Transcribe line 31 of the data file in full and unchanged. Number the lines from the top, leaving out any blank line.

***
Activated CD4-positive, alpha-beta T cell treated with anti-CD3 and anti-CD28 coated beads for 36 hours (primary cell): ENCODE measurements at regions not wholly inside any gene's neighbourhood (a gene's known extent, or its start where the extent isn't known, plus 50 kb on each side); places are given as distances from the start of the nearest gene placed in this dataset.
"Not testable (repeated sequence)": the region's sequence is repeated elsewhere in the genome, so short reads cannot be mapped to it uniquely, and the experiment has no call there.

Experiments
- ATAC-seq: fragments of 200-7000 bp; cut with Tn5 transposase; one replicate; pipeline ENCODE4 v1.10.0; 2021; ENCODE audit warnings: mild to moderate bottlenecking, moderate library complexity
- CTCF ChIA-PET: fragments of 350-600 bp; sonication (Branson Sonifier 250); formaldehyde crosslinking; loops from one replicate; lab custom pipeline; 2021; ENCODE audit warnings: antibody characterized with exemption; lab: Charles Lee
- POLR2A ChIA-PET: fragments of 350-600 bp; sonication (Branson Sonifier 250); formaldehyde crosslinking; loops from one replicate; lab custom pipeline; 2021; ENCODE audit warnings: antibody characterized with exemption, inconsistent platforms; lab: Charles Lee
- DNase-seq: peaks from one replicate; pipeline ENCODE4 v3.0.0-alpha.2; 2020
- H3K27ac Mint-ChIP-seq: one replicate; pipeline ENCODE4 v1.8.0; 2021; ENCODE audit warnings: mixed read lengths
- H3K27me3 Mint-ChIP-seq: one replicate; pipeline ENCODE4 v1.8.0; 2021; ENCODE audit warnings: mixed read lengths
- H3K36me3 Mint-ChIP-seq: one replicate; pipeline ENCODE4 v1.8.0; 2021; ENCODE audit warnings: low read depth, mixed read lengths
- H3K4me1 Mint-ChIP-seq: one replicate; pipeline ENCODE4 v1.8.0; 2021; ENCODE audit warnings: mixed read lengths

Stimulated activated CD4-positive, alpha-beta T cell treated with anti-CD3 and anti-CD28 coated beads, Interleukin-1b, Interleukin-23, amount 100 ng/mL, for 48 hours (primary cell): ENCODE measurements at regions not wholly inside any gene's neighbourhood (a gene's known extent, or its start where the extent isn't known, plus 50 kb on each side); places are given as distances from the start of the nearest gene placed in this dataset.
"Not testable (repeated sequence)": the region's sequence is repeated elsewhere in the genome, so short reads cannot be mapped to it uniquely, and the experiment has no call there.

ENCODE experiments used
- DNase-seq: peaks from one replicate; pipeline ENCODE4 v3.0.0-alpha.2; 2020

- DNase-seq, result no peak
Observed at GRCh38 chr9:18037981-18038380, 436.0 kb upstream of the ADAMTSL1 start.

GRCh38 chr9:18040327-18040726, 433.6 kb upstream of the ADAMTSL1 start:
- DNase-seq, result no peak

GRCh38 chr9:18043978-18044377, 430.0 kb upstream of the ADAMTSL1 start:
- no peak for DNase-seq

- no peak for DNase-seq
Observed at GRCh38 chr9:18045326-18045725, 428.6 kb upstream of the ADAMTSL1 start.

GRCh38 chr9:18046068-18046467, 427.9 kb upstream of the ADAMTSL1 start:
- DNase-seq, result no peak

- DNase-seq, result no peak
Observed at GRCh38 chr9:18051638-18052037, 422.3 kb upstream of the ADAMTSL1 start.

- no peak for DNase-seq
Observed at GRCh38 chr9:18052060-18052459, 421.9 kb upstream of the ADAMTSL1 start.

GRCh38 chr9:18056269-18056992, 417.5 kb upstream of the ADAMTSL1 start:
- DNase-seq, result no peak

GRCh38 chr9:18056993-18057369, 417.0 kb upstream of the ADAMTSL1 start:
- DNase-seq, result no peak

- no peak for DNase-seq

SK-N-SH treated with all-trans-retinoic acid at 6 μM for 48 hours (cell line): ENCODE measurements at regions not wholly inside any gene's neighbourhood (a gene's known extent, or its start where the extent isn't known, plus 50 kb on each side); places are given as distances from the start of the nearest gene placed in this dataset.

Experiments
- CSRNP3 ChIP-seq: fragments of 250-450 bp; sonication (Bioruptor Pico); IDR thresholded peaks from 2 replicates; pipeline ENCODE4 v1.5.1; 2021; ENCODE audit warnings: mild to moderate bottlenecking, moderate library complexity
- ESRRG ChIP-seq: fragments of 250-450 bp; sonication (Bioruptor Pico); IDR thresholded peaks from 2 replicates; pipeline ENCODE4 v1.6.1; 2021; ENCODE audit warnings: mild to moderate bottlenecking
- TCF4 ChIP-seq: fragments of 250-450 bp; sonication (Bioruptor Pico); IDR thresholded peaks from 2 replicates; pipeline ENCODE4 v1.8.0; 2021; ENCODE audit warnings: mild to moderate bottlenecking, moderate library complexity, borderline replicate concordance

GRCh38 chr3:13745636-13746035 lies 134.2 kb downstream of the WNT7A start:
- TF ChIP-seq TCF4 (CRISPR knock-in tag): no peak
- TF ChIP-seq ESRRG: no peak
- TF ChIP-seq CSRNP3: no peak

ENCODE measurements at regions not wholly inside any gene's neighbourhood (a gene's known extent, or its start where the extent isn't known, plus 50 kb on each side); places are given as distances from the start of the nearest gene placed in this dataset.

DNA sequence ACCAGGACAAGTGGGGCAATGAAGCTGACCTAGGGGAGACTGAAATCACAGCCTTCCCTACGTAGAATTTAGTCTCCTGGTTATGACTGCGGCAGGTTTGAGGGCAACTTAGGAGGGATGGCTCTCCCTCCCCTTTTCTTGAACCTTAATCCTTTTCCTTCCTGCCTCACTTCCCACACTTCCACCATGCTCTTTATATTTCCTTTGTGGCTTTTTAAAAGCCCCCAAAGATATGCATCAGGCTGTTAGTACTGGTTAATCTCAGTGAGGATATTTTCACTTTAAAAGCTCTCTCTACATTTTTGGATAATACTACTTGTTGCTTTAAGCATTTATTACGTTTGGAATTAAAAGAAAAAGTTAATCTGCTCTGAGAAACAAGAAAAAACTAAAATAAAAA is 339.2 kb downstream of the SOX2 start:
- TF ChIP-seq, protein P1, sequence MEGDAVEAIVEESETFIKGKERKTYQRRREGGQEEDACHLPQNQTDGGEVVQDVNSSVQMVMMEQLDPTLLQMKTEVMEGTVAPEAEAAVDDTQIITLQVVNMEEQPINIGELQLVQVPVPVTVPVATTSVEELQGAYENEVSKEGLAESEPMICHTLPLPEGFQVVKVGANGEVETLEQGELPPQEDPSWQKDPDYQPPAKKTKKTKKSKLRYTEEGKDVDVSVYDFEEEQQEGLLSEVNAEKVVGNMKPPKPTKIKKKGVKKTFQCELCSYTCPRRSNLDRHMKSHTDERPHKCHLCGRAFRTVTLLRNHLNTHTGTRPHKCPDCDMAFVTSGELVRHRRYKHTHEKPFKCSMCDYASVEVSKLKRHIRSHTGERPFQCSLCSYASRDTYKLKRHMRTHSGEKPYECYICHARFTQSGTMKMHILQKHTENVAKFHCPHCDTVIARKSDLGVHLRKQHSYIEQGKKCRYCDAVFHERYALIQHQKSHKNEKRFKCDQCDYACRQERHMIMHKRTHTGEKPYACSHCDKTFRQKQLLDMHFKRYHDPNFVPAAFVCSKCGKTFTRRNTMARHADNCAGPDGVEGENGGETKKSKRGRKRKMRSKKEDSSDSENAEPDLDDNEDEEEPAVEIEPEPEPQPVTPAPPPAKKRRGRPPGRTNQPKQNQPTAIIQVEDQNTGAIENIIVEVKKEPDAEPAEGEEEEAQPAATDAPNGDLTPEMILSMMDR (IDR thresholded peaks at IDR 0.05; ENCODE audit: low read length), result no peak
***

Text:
- DNase-seq, result no peak